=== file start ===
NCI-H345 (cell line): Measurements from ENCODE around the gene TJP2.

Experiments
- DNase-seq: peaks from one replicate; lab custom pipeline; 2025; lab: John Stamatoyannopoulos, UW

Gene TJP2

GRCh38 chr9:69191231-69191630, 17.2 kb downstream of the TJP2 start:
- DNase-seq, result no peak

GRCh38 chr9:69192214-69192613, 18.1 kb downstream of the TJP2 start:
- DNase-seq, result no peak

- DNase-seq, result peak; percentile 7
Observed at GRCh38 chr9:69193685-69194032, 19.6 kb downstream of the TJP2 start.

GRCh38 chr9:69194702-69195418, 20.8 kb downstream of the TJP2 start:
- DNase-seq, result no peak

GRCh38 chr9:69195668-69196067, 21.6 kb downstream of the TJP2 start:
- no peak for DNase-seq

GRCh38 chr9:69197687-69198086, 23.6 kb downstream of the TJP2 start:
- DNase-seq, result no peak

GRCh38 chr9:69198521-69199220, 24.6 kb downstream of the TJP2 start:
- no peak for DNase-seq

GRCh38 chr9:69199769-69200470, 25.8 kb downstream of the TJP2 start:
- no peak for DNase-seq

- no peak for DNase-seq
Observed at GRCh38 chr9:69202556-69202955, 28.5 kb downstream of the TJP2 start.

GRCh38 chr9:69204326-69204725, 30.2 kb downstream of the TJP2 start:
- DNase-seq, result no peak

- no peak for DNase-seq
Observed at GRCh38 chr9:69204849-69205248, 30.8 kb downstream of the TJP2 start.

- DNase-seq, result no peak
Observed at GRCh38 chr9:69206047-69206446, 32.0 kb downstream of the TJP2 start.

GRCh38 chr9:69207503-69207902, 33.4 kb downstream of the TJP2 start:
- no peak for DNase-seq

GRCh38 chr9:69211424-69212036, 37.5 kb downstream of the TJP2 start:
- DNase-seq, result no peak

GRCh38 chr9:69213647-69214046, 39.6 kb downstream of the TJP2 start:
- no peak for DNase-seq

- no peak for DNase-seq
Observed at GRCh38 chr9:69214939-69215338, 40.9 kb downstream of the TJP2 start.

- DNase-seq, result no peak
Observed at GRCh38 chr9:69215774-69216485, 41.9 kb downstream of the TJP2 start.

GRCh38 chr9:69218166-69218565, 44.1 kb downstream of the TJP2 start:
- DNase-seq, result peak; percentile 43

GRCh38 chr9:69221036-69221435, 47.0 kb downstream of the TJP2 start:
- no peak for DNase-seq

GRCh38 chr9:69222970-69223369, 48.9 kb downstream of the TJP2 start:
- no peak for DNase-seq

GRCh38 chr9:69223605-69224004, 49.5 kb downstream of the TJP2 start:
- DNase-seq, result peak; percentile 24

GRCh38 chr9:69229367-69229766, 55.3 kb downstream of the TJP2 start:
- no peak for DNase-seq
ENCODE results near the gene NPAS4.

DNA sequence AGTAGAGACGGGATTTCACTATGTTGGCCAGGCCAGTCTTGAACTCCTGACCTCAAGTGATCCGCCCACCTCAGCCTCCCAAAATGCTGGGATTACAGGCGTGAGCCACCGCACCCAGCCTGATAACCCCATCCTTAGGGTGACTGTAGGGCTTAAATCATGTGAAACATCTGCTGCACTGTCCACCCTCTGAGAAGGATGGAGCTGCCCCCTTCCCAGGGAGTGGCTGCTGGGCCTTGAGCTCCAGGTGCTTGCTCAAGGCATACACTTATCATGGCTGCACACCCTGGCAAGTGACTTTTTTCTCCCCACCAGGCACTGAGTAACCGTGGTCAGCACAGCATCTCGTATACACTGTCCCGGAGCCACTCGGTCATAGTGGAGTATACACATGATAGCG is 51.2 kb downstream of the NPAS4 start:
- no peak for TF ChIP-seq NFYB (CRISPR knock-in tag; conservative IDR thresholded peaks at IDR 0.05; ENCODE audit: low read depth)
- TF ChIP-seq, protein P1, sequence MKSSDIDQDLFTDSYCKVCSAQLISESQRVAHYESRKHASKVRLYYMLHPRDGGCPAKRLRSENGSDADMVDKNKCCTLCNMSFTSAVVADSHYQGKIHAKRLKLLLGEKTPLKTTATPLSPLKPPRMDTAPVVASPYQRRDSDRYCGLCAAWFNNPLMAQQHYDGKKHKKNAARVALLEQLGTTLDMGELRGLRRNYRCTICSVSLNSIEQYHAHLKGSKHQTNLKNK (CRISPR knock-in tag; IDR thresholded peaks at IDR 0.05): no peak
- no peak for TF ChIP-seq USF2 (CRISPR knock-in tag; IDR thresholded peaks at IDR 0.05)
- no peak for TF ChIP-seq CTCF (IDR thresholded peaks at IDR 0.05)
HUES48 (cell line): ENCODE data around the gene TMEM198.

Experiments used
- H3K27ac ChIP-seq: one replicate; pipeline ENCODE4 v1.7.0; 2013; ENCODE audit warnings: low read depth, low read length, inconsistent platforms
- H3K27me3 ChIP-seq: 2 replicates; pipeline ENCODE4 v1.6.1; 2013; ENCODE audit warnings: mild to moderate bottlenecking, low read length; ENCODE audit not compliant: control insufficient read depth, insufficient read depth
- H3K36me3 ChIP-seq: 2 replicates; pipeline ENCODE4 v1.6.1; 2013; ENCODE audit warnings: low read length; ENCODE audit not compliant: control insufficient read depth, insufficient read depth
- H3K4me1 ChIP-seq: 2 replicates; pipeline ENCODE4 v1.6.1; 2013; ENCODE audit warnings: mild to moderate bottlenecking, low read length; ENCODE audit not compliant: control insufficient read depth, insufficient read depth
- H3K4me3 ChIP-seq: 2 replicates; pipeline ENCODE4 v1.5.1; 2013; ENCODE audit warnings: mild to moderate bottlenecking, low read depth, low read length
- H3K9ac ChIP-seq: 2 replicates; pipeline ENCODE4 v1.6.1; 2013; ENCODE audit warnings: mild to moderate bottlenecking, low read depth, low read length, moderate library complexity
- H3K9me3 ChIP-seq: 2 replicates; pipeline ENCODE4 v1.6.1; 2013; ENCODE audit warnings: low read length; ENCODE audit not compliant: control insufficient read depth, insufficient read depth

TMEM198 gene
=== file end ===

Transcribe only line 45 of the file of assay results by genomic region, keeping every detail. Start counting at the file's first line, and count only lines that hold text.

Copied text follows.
GRCh38 chr9:69223605-69224004, 49.5 kb downstream of the TJP2 start: